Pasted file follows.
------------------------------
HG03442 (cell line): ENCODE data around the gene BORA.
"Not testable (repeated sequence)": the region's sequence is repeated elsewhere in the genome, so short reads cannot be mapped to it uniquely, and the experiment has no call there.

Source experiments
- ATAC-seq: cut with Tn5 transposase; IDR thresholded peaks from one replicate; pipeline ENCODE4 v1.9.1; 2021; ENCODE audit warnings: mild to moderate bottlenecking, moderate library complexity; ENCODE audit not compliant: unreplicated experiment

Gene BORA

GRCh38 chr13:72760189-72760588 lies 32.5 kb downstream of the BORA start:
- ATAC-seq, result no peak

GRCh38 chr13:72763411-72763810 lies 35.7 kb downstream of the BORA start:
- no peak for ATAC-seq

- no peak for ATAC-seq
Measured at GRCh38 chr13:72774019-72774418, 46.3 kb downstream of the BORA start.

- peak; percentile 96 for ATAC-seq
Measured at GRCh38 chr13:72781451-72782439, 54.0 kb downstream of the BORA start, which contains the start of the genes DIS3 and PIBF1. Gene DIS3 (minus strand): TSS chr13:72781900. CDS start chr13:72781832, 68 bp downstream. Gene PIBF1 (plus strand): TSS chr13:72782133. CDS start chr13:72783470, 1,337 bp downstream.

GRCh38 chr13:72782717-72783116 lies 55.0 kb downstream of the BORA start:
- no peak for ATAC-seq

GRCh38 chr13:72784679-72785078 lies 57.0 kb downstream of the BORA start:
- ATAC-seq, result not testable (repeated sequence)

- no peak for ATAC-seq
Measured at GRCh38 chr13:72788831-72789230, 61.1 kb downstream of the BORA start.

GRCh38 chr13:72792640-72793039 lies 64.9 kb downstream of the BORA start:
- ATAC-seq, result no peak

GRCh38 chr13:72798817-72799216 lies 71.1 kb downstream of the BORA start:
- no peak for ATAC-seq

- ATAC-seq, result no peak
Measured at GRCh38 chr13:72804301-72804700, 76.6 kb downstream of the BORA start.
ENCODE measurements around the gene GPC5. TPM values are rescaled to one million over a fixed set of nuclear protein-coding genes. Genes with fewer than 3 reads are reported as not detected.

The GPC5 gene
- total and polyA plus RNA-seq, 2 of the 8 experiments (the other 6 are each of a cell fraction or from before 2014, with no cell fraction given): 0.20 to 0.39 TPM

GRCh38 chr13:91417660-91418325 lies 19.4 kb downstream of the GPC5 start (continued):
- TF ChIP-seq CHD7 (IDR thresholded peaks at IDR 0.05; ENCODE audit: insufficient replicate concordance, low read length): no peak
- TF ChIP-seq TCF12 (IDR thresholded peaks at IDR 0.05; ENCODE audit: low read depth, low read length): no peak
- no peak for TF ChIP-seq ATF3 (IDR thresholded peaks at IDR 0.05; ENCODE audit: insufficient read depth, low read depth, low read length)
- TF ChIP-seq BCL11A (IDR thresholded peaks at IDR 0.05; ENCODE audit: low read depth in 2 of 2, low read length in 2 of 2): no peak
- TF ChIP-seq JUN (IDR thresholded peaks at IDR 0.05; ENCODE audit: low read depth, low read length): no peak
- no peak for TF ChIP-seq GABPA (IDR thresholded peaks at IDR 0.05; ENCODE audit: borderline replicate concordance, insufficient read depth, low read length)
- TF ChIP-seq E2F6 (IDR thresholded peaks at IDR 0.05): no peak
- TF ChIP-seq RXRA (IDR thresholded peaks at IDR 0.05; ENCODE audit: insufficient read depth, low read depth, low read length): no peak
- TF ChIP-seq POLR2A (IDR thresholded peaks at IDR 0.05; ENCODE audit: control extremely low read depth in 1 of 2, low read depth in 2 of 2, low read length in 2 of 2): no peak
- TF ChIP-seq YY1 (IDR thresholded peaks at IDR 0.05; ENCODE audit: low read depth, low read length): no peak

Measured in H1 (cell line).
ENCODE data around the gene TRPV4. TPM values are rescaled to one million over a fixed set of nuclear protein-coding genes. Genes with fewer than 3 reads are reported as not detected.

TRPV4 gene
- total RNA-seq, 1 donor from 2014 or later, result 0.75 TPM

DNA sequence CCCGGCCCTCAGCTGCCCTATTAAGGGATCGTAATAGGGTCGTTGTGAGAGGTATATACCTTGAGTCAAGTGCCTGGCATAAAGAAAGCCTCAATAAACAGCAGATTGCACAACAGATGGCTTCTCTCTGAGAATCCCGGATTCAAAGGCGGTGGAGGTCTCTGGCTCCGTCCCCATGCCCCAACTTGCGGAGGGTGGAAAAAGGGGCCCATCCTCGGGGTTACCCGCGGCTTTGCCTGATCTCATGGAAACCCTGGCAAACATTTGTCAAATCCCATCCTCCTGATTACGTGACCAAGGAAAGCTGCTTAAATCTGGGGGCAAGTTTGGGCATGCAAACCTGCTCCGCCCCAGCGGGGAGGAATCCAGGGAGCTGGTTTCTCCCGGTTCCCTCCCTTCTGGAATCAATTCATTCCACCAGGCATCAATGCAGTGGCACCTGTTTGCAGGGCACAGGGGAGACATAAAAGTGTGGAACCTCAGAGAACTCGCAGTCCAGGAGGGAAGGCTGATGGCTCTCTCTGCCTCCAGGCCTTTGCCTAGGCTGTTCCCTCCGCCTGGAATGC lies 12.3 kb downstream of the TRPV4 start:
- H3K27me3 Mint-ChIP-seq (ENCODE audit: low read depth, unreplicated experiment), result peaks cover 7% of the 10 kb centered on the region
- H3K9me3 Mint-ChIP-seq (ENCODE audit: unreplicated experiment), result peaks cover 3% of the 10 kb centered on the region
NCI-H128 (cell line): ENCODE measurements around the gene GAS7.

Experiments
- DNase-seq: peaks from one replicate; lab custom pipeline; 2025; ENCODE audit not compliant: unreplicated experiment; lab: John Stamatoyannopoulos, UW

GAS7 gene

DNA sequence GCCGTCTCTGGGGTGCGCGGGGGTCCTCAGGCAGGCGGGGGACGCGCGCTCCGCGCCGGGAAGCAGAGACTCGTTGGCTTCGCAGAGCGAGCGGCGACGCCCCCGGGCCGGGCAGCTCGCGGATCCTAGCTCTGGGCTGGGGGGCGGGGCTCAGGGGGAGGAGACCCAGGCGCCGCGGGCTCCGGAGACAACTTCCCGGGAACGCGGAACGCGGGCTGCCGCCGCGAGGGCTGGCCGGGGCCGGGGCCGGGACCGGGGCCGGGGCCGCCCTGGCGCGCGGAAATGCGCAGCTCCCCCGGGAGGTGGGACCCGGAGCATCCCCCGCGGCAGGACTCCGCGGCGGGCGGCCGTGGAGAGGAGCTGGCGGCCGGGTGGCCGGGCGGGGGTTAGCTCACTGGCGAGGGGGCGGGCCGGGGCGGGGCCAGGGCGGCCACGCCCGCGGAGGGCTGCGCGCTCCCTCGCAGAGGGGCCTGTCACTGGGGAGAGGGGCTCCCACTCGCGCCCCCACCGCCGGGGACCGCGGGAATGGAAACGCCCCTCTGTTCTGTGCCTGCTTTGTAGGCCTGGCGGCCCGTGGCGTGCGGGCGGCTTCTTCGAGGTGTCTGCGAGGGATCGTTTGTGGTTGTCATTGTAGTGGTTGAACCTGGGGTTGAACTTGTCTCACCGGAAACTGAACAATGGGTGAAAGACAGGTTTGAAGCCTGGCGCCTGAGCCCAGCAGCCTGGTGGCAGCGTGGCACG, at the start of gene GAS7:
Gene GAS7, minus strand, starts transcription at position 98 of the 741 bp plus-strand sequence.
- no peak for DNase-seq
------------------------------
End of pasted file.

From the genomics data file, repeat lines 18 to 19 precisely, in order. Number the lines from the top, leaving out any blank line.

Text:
- no peak for ATAC-seq
Measured at GRCh38 chr13:72788831-72789230, 61.1 kb downstream of the BORA start.